Louisa Nicholls: It's absolutely not the right move. And I think what we'll see coming out of this period, as we did with COVID, the people that have set up the business in order to focus also on the long- term are going to be absolutely the winners. Because I think these cycles of cost of living crisis or whatever it might be, will be every couple of years now. You might get over the first one, but you're not going to get over the second and third hurdle. So you need to sit back and rethink your strategy. And I think a lot of it is then not looking at marketing in isolation, and looking more broader across. If you look at digital, the whole digital ecosystem. So that whole end to end piece and how it all maps in, because you don't know at what point your consumer is going to be consuming your content or interacting with your brand. But creating enough experiences that feel seamless and easy, I think, is going to definitely going to win the day. That, and then just inspiring people. Making them laugh. It's pretty grim out there at the moment. So back to the McDonald's example. It's funny.

Vern Tremble: It's funny.

Louisa Nicholls: It's pointless and silly, but it's funny.

Vern Tremble: Right. And it's not taking itself too seriously. I talk about that often. I was actually on a podcast myself recently who talks about the importance of entertainment, it's a part of our remit, a part of our mandate.

Louisa Nicholls: Yeah. Let's make life fun.

Vern Tremble: Let's make it fun.

Louisa Nicholls: You're not here for that length of time on this land.

Vern Tremble: That's true.

Louisa Nicholls: Let's make it fun. Absolutely.

Vern Tremble: A hundred percent. I agree a hundred percent. So considering that, what would you consider the biggest challenges facing marketers today, and how can they overcome them?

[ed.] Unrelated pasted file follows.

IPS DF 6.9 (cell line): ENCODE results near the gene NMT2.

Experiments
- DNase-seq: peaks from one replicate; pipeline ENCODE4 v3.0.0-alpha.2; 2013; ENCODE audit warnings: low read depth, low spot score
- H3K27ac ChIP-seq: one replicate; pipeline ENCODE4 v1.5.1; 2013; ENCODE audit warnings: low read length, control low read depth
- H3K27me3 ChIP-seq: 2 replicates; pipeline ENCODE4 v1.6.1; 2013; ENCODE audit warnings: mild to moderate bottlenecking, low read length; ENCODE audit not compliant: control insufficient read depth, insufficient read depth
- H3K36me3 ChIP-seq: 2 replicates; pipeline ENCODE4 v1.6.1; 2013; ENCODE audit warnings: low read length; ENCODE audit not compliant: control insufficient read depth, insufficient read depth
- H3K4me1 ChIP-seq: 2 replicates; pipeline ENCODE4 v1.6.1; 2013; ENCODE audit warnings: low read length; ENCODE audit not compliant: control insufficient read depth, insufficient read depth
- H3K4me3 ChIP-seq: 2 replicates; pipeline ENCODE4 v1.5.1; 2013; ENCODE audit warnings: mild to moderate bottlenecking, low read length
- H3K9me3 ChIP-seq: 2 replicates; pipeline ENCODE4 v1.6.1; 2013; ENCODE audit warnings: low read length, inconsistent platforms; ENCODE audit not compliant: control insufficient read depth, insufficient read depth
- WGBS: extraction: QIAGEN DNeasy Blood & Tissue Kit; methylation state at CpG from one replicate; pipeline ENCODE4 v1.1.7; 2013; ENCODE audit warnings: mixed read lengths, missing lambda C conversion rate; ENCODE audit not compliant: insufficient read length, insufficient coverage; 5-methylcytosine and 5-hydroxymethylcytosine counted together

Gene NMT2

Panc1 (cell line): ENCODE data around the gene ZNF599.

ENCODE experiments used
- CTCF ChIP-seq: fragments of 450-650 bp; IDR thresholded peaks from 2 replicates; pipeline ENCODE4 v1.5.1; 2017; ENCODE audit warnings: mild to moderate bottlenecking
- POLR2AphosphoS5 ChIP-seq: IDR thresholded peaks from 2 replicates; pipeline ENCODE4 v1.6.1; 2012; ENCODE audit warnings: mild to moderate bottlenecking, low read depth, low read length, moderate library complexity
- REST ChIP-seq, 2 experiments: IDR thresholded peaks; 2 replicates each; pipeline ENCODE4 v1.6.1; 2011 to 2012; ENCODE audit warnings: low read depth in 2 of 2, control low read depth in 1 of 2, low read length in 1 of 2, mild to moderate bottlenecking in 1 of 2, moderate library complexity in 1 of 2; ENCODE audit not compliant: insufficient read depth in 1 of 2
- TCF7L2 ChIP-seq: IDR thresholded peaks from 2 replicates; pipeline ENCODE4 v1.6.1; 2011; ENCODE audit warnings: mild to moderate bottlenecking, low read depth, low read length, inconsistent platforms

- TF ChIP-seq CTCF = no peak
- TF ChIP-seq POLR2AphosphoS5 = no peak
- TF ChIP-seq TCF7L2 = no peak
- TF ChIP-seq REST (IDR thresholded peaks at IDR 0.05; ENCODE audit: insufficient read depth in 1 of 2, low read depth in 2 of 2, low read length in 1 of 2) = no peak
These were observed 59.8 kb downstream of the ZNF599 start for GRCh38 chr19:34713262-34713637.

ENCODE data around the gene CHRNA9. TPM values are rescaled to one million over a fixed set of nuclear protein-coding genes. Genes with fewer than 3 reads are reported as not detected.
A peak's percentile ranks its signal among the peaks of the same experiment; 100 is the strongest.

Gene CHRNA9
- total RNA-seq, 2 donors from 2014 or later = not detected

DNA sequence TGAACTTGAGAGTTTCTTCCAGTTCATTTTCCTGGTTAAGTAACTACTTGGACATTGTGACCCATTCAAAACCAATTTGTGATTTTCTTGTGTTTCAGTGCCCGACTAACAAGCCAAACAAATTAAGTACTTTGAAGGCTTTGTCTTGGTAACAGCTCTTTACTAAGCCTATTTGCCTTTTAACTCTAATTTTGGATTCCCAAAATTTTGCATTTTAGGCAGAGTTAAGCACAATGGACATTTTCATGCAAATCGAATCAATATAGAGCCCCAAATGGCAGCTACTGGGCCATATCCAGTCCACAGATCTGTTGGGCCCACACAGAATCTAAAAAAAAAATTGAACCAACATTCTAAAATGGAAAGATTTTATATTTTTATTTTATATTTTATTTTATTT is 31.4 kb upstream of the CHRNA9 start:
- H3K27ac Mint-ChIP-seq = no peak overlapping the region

Louisa Nicholls: Oh, that's a big question, Vern. I think there is definitely the budget. There is definitely the budget challenge. It's the allround marketer. So historically, you've got people that are very good at advertising, people that are creative, people that are into performance marketing. I don't think that goes anymore. You have to know it all. You have to understand the entire ecosystem. You can't just be in isolation just doing advertising. You need to understand that whole thread. And I think with young marketers coming in and growing their experience in the industry, I personally look out for people that have done roles in various different areas of marketing, not just one. And I think then you get into the debate around the CMO versus the CCO and what that looks like. And you then start thinking of marketing a little bit differently than the usual silos and different departments. Actually, everything is marketing and everything is content. So if you are a digital designer, if you are in UX, if you are designing for front- end websites and apps, in essence, you are representing marketing. You are marketing as well because you are putting the face of the brand and the business to the consumer. And so, you then think much broader than that. And I think one of the biggest challenges is if companies continue to work in silos to have a marketing department, a digital department, and you need something that brings it all together because it just doesn't work like that anymore.

Vern Tremble: That's so interesting. It sounds like something that we've all heard before, but I think it's one of those things where you get it, when you get it. But breaking down silos, we've all heard this.

Louisa Nicholls: Right.